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Turbulence Measurements in a Gulf of Mexico Warm-Core Ring

[+] Author Affiliations
Thomas M. Mitchell

Oceanographic Consulting, Houston, TX

Rolf G. Lueck

Rockland Scientific International, Inc., Victoria, BC, Canada

Michael J. Vogel, Robert E. Raye

Shell International E&P, Inc., Houston, TX

George Z. Forristall

Forristall Ocean Engineering, Inc., Camden, ME

Paper No. OMAE2007-29321, pp. 837-861; 25 pages
doi:10.1115/OMAE2007-29321
From:
  • ASME 2007 26th International Conference on Offshore Mechanics and Arctic Engineering
  • Volume 1: Offshore Technology; Special Symposium on Ocean Measurements and Their Influence on Design
  • San Diego, California, USA, June 10–15, 2007
  • Conference Sponsors: Ocean, Offshore and Arctic Engineering Division
  • ISBN: 0-7918-4267-3 | eISBN: 0-7918-3799-8
  • Copyright © 2007 by ASME

abstract

Oceanographic measurements were made in a Loop Current Eddy in the Gulf of Mexico to characterize the turbulence associated with these eddies. Measurements were made within the eddy, and across the strong frontal boundary delineating the eddy from the surrounding waters. The survey was conducted August 23–30, 2003, from the R/V Pelican. The towed vehicle, the TOMI, was equipped with a special 300 kHz acoustic Doppler current profiler (Medusa ADCP) that had its four beams directed fore, port, starboard and down. The along-beam velocities resolved structures with wavelengths of 4 to 60 m. The vehicle also carried shear probes for measuring velocity fluctuations in the dissipation range (0.5 to 100 cycles per meter), and other environmental sensors for measuring temperature, salinity, depth and vehicle orientation. Ship equipment included a 75 and 300 kHz hull-mounted ADCP, CTD, and meteorological sensors. Tows were conducted at 25, 50, 100 and 150 m depths around the northern edge of the Loop Eddy in currents of up to 1.7 m s−1 . Turbulence was detected with the shear probes, but mostly in the 130–150 m depth range around the local salinity maxima. The level of turbulence is weak and it is distributed intermittently in both space and time. The most energetic events of turbulence have eddy scales of at most 4 meters and velocity scales of only 1 cm s−1 . The typical and average values are more than 10 times smaller. The concurrent measurements of velocity with the Medusa ADCP did not reveal any signals significantly larger than the noise level of this instrumentation, namely 2 cm s−1 . Overlap averaging of the forward directed beam reduced the noise level to 0.5 cm s−1 but still failed to reveal real environmental signals. This “null-result” is consistent with the simultaneous measurements taken with the shear probe. These low levels of turbulence are also consistent with reports of measurements in the Gulf Stream, the Florida Current, and a Gulf Stream Warm-Core Ring. Funding was provided by the DeepStar oil industry research consortium. Complete details of the program are provided in Reference [6].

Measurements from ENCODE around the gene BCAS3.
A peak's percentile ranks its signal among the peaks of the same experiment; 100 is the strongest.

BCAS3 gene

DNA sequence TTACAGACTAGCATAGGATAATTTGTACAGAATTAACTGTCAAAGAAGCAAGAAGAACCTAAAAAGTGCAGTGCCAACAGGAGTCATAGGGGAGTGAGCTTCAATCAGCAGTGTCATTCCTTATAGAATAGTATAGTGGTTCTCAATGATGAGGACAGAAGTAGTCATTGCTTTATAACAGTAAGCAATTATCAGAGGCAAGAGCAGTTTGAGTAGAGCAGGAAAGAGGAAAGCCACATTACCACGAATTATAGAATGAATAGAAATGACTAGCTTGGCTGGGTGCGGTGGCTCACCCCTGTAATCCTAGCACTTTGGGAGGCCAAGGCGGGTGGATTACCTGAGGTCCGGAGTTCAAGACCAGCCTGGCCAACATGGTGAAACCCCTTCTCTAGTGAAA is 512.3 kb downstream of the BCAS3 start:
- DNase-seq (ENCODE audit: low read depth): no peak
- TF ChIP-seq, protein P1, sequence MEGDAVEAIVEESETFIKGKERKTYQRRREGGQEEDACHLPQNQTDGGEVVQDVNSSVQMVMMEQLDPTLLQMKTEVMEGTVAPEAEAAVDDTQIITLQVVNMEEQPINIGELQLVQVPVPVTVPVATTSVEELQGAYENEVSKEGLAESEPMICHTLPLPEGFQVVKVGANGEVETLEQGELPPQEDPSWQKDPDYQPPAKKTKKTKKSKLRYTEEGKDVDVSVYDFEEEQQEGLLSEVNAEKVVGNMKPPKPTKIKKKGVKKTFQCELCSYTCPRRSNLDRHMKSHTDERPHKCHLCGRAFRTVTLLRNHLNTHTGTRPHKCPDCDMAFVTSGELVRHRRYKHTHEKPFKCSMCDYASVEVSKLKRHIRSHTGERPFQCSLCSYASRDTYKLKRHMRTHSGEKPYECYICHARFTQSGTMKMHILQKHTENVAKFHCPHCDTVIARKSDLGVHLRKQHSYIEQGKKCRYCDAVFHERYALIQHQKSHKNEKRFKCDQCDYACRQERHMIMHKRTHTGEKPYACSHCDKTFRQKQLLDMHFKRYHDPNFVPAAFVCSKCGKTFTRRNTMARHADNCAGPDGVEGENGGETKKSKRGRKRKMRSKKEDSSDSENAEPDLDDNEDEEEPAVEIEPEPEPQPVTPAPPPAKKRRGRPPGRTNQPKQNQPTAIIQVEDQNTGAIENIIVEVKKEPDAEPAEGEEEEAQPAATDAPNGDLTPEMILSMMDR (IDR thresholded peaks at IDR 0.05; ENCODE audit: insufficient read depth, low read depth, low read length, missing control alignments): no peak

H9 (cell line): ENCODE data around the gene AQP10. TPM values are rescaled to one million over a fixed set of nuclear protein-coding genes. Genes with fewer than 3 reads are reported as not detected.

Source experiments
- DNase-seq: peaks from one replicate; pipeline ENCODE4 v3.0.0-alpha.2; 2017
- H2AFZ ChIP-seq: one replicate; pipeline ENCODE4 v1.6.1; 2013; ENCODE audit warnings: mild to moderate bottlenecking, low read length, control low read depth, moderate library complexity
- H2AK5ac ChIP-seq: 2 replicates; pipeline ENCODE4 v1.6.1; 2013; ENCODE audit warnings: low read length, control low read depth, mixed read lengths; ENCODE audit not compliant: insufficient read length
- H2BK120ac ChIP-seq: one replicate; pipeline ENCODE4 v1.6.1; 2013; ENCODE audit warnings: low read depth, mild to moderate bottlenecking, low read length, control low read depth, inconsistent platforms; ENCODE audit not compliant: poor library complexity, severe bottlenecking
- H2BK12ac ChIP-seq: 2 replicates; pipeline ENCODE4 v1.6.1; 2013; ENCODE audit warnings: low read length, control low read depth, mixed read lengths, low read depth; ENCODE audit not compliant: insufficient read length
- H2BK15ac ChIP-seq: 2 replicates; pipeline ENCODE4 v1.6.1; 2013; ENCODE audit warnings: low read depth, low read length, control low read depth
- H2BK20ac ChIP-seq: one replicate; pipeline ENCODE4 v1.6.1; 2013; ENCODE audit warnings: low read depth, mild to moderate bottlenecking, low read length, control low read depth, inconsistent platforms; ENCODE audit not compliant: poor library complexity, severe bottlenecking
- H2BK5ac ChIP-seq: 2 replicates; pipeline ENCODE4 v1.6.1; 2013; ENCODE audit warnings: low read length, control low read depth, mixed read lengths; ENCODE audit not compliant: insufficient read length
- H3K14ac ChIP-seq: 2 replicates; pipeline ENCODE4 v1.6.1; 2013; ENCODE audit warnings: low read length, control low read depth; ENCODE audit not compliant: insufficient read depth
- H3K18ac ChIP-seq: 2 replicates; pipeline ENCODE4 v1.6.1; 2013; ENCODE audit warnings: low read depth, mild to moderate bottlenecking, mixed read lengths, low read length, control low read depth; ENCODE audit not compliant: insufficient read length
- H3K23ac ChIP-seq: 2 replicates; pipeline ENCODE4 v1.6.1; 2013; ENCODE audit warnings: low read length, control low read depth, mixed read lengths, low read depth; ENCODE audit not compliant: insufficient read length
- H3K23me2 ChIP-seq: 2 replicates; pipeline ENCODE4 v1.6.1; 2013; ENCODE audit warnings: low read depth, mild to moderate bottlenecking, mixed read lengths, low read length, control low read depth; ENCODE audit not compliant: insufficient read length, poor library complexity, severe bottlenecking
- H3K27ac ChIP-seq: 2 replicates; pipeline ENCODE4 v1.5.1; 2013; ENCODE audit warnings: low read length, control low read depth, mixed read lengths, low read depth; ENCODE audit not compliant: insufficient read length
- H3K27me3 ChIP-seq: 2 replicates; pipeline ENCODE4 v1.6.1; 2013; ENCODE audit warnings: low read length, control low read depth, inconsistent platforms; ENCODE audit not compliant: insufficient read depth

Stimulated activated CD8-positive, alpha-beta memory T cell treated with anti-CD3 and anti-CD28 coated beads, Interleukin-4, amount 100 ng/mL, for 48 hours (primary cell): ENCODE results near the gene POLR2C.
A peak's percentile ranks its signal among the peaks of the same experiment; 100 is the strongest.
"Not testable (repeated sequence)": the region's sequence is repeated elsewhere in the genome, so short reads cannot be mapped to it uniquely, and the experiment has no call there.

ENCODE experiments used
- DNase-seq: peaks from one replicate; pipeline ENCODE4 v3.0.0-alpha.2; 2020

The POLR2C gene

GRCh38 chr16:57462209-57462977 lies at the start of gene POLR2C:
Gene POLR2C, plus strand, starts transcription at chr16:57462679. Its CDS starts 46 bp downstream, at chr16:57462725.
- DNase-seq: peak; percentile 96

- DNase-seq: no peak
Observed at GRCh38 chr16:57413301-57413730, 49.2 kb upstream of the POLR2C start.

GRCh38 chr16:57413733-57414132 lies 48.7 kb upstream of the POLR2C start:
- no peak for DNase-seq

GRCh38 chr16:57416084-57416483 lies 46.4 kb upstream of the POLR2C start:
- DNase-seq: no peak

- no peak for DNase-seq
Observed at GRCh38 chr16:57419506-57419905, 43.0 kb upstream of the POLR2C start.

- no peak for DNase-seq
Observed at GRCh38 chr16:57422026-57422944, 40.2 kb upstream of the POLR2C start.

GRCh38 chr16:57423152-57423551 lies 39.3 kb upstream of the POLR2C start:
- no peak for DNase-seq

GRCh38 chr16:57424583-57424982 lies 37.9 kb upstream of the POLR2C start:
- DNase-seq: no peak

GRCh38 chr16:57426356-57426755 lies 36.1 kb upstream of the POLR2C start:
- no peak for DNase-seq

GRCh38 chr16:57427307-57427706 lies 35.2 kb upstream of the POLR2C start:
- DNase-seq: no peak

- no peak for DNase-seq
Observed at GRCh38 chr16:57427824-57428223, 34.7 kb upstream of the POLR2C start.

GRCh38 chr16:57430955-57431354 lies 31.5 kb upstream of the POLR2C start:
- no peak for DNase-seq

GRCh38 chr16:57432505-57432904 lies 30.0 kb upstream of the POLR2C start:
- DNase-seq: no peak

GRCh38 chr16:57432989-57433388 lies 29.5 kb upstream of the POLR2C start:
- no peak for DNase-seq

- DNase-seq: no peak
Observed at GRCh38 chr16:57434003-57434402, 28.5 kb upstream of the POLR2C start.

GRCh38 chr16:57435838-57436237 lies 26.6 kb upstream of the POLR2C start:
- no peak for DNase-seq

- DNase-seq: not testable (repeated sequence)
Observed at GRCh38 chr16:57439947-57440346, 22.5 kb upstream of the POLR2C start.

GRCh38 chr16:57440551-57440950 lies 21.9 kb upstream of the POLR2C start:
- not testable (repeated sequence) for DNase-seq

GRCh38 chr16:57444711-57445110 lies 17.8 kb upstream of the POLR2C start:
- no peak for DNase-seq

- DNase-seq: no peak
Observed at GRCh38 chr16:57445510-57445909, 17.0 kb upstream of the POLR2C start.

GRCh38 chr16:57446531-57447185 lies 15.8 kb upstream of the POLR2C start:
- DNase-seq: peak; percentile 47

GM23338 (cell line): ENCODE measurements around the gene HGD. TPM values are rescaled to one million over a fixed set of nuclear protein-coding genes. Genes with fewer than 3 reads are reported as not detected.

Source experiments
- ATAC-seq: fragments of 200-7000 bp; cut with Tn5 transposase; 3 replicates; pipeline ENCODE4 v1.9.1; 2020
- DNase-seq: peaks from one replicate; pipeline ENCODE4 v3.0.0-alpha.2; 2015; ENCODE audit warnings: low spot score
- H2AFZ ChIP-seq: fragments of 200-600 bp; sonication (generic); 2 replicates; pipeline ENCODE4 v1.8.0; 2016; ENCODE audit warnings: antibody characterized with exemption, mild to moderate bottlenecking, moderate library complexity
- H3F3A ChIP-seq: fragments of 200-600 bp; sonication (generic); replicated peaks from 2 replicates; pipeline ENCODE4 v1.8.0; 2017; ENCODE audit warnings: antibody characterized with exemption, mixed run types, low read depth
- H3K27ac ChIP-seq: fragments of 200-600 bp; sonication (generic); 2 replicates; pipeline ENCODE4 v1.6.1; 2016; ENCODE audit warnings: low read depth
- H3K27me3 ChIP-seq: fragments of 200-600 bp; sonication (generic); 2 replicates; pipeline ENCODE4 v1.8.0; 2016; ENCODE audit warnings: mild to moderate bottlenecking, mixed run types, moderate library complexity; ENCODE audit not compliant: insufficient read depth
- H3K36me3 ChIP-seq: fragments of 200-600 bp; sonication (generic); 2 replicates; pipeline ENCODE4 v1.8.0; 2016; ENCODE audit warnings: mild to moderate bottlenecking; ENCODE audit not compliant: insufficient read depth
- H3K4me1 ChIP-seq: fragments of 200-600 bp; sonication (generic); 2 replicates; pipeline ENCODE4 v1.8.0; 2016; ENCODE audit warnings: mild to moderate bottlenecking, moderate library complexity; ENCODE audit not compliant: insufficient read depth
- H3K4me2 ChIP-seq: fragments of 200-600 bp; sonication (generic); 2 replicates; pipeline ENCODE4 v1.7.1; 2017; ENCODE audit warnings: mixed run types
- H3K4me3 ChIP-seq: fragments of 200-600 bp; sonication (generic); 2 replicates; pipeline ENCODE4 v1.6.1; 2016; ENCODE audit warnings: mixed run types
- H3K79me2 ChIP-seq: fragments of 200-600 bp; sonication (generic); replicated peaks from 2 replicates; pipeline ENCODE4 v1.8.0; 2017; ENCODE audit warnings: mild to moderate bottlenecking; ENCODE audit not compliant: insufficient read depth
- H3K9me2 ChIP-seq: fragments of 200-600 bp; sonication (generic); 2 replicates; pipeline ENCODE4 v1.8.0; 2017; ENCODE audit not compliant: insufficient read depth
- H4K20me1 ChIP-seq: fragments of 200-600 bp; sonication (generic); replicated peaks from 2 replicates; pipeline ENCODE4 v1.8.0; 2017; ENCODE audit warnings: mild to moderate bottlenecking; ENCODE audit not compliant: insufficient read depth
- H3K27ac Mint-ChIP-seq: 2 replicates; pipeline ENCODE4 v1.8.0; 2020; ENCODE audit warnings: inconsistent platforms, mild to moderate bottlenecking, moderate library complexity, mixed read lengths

Copyright © 2007 by ASME

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